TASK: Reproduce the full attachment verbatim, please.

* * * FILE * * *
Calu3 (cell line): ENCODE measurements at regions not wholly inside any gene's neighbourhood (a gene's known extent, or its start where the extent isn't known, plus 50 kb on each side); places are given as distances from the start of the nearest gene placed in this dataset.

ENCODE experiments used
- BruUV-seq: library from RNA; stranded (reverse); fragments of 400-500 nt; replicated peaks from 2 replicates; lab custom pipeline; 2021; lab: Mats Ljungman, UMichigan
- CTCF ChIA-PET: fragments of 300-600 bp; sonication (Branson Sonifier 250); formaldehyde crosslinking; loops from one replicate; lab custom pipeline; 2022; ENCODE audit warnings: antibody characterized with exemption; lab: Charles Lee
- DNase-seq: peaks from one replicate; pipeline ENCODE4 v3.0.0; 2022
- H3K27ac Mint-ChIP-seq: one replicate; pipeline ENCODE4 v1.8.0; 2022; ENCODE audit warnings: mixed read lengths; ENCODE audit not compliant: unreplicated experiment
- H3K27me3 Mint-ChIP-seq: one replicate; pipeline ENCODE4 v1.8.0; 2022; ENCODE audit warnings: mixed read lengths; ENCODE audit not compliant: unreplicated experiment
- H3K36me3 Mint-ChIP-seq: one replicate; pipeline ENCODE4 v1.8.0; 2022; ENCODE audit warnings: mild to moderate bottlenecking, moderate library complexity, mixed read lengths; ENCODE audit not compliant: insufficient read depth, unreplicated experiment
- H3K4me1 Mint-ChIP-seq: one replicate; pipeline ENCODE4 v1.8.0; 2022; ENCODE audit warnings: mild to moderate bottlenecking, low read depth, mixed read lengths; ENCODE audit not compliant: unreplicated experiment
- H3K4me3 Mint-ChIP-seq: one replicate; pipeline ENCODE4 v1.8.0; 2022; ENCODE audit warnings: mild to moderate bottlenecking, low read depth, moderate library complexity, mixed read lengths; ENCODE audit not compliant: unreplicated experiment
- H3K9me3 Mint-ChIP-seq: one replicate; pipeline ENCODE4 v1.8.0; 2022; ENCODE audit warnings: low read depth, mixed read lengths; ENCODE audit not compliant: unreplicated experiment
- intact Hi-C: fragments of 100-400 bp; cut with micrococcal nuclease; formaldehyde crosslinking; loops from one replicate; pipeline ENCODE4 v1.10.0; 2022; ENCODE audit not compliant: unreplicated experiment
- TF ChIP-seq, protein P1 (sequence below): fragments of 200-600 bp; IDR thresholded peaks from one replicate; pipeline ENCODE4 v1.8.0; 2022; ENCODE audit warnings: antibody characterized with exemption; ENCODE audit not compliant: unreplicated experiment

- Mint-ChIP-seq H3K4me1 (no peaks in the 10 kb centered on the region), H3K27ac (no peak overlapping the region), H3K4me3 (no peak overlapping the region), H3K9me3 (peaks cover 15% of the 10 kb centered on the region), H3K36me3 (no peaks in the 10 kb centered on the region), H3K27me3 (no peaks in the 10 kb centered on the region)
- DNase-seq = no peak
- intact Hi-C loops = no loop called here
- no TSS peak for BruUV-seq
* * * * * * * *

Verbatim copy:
Calu3 (cell line): ENCODE measurements at regions not wholly inside any gene's neighbourhood (a gene's known extent, or its start where the extent isn't known, plus 50 kb on each side); places are given as distances from the start of the nearest gene placed in this dataset.

ENCODE experiments used
- BruUV-seq: library from RNA; stranded (reverse); fragments of 400-500 nt; replicated peaks from 2 replicates; lab custom pipeline; 2021; lab: Mats Ljungman, UMichigan
- CTCF ChIA-PET: fragments of 300-600 bp; sonication (Branson Sonifier 250); formaldehyde crosslinking; loops from one replicate; lab custom pipeline; 2022; ENCODE audit warnings: antibody characterized with exemption; lab: Charles Lee
- DNase-seq: peaks from one replicate; pipeline ENCODE4 v3.0.0; 2022
- H3K27ac Mint-ChIP-seq: one replicate; pipeline ENCODE4 v1.8.0; 2022; ENCODE audit warnings: mixed read lengths; ENCODE audit not compliant: unreplicated experiment
- H3K27me3 Mint-ChIP-seq: one replicate; pipeline ENCODE4 v1.8.0; 2022; ENCODE audit warnings: mixed read lengths; ENCODE audit not compliant: unreplicated experiment
- H3K36me3 Mint-ChIP-seq: one replicate; pipeline ENCODE4 v1.8.0; 2022; ENCODE audit warnings: mild to moderate bottlenecking, moderate library complexity, mixed read lengths; ENCODE audit not compliant: insufficient read depth, unreplicated experiment
- H3K4me1 Mint-ChIP-seq: one replicate; pipeline ENCODE4 v1.8.0; 2022; ENCODE audit warnings: mild to moderate bottlenecking, low read depth, mixed read lengths; ENCODE audit not compliant: unreplicated experiment
- H3K4me3 Mint-ChIP-seq: one replicate; pipeline ENCODE4 v1.8.0; 2022; ENCODE audit warnings: mild to moderate bottlenecking, low read depth, moderate library complexity, mixed read lengths; ENCODE audit not compliant: unreplicated experiment
- H3K9me3 Mint-ChIP-seq: one replicate; pipeline ENCODE4 v1.8.0; 2022; ENCODE audit warnings: low read depth, mixed read lengths; ENCODE audit not compliant: unreplicated experiment
- intact Hi-C: fragments of 100-400 bp; cut with micrococcal nuclease; formaldehyde crosslinking; loops from one replicate; pipeline ENCODE4 v1.10.0; 2022; ENCODE audit not compliant: unreplicated experiment
- TF ChIP-seq, protein P1 (sequence below): fragments of 200-600 bp; IDR thresholded peaks from one replicate; pipeline ENCODE4 v1.8.0; 2022; ENCODE audit warnings: antibody characterized with exemption; ENCODE audit not compliant: unreplicated experiment

- Mint-ChIP-seq H3K4me1 (no peaks in the 10 kb centered on the region), H3K27ac (no peak overlapping the region), H3K4me3 (no peak overlapping the region), H3K9me3 (peaks cover 15% of the 10 kb centered on the region), H3K36me3 (no peaks in the 10 kb centered on the region), H3K27me3 (no peaks in the 10 kb centered on the region)
- DNase-seq = no peak
- intact Hi-C loops = no loop called here
- no TSS peak for BruUV-seq